Unusual gifts

Staying out here with my mother has made me sharply aware of two great gifts she has given to her children in the last 10 years:

  1. She gave up her driver’s license voluntarily. It was relatively easy for her because she lives in a city with great public transportation and the cost of housing a car was getting onerous. But it could have been otherwise. We’d noticed that she was becoming indecisive about turns, slowing down way ahead of intersections, and having trouble deciphering signs. We didn’t even have to bribe her – the way my aunt bribed my grandfather, swapping her gold piece that he’d always coveted for his driver’s license.
  2. She found her own progressive living arrangement in a retirement apartment building that already provides lots of services to her and can provide increasingly more as she needs them. I have friends who are worrying about the possibility of their mothers becoming no longer able to be independent – and then what do they do? Mom found a place she likes very much – she can walk down to the Pike Place Market to shop for fresh food almost daily and then ride the escalators in the Convention Center up the hill to get back home. This place gives her exactly as much privacy as she desires. If she starts feeling lonely, there are all sorts of activities where she can meet people — even some of like political views. But right now she can spend as much time by herself as she desires.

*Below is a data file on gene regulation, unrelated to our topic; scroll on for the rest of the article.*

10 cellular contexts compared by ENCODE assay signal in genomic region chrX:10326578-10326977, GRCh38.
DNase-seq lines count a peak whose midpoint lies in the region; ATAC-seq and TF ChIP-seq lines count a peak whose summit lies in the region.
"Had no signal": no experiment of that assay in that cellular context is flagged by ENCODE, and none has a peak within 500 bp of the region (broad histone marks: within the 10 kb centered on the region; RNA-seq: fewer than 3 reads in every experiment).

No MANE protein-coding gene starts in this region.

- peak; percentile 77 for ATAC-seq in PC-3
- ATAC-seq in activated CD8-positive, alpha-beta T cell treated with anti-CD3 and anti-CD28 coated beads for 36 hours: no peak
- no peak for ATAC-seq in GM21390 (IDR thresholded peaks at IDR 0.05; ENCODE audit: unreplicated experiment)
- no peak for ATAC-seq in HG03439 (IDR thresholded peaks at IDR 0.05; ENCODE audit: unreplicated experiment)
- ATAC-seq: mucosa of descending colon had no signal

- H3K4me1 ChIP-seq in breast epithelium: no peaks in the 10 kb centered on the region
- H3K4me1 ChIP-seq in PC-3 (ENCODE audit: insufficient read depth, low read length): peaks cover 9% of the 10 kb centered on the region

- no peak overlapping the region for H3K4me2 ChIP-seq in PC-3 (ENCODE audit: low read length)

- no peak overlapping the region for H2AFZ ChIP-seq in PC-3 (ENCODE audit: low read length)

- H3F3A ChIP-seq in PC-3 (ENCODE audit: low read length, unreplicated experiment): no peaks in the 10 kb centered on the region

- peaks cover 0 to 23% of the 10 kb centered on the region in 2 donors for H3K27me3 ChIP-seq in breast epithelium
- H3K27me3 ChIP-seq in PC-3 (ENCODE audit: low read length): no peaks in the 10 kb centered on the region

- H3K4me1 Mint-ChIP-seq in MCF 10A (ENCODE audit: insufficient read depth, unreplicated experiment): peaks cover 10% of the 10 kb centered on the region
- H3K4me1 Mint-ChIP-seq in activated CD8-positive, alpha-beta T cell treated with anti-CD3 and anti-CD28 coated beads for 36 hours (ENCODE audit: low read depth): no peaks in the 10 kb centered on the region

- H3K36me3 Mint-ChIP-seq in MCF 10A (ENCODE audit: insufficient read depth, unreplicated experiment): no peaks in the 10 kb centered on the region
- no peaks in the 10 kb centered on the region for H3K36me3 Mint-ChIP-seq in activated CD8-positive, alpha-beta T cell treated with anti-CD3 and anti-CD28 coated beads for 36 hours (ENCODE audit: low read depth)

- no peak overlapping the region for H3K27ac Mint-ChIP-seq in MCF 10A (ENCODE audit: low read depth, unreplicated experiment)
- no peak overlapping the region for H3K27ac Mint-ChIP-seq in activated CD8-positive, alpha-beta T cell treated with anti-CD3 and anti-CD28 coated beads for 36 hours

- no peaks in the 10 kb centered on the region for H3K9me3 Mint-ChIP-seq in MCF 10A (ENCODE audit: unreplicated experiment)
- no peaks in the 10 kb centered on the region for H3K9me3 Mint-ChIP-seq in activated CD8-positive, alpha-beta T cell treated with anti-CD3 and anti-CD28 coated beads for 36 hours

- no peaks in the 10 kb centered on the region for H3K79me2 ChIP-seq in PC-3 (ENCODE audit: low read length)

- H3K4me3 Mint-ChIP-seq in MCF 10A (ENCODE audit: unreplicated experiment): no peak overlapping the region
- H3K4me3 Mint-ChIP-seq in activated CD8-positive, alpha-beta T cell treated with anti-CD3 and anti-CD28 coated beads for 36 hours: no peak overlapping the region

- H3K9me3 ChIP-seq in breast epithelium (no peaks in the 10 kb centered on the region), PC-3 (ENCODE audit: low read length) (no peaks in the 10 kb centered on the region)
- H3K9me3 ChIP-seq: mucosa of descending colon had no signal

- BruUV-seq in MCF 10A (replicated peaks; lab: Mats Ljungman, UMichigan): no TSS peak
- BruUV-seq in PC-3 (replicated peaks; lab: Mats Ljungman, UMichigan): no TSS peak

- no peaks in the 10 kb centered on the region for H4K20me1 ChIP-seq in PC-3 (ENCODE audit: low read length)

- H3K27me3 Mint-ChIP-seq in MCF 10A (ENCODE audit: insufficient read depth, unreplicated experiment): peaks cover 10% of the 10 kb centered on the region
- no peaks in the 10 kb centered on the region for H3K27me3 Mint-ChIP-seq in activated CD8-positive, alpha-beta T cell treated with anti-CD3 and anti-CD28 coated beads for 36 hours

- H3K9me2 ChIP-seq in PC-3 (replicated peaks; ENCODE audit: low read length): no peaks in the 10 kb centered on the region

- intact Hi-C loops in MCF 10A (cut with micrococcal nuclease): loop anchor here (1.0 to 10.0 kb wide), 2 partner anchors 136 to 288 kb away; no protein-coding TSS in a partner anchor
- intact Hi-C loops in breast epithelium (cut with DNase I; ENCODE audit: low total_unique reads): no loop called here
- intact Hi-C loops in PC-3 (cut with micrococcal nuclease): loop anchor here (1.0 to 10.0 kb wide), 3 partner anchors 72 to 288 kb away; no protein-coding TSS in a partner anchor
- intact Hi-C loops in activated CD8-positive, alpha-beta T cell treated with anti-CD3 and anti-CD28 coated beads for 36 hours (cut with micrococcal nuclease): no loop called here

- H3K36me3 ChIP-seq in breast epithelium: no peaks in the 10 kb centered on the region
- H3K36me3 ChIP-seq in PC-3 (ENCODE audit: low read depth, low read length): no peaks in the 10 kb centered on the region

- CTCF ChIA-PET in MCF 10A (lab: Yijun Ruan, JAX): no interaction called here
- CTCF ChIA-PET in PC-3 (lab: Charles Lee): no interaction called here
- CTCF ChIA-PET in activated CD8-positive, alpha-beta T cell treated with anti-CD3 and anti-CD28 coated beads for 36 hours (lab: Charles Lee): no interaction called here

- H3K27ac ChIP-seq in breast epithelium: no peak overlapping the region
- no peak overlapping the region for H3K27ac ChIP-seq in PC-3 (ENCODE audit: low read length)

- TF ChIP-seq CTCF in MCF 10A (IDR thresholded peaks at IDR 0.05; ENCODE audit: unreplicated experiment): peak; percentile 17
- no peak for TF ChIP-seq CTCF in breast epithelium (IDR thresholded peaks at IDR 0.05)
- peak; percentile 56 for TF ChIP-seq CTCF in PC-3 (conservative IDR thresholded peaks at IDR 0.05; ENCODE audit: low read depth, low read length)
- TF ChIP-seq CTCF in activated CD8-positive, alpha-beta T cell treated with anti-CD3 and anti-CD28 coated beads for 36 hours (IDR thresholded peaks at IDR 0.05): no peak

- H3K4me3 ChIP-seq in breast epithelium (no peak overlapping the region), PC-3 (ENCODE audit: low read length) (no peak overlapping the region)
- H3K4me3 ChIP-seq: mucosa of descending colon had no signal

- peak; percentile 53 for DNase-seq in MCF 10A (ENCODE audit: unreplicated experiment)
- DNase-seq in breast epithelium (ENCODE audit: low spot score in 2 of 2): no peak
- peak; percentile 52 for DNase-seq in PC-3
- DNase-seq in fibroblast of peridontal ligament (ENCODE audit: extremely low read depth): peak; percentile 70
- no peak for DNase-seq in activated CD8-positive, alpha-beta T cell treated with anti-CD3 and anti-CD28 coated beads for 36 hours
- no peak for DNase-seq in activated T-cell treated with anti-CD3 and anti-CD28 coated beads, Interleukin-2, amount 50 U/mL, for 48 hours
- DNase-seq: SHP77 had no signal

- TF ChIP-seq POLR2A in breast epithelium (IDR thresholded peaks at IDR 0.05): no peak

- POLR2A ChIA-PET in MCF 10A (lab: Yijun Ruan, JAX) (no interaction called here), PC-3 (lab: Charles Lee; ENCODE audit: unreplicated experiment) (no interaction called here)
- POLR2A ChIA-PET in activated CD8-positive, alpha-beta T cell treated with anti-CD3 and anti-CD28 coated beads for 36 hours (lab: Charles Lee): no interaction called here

I’m part of the baby boom generation. Whenever we need something, there’s lots of competition. Maybe we should start thinking about how we can make our arrangements instead of leaving it up to our kids to make us face the music.

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Filed under Independence, Self-efficacy

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